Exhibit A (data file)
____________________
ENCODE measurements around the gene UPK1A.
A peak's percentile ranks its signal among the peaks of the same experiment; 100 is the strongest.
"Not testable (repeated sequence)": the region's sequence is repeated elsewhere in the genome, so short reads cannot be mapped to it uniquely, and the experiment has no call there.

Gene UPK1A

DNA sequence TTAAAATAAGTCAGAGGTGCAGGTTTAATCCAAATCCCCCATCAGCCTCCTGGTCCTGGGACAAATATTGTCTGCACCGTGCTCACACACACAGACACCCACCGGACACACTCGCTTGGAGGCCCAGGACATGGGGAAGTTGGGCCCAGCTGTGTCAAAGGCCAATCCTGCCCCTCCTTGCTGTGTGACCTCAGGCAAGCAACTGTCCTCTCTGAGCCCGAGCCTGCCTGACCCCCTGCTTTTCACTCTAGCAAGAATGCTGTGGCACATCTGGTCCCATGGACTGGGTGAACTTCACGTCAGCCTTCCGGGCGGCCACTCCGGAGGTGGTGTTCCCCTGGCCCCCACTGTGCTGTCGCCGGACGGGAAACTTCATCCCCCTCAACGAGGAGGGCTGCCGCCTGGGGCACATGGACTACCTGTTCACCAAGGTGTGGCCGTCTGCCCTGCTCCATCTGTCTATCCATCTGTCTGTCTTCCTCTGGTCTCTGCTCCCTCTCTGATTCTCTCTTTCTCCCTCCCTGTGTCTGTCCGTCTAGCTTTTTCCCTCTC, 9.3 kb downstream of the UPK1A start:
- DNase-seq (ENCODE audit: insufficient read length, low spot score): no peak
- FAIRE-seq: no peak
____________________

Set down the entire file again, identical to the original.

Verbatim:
ENCODE measurements around the gene UPK1A.
A peak's percentile ranks its signal among the peaks of the same experiment; 100 is the strongest.
"Not testable (repeated sequence)": the region's sequence is repeated elsewhere in the genome, so short reads cannot be mapped to it uniquely, and the experiment has no call there.

Gene UPK1A

DNA sequence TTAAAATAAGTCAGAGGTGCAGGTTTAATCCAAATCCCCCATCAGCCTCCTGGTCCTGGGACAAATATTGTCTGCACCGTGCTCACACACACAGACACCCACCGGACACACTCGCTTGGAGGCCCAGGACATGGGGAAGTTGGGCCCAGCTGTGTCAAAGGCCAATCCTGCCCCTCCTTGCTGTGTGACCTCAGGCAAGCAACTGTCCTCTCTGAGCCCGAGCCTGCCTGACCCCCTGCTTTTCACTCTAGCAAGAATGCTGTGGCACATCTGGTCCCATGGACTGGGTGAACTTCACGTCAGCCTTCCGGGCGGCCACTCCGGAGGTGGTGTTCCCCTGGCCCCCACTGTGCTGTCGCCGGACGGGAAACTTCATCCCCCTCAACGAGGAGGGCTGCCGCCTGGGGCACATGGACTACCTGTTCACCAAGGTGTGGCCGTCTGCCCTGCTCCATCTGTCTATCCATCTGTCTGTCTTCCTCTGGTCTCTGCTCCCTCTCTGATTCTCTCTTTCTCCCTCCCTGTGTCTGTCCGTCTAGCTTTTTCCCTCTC, 9.3 kb downstream of the UPK1A start:
- DNase-seq (ENCODE audit: insufficient read length, low spot score): no peak
- FAIRE-seq: no peak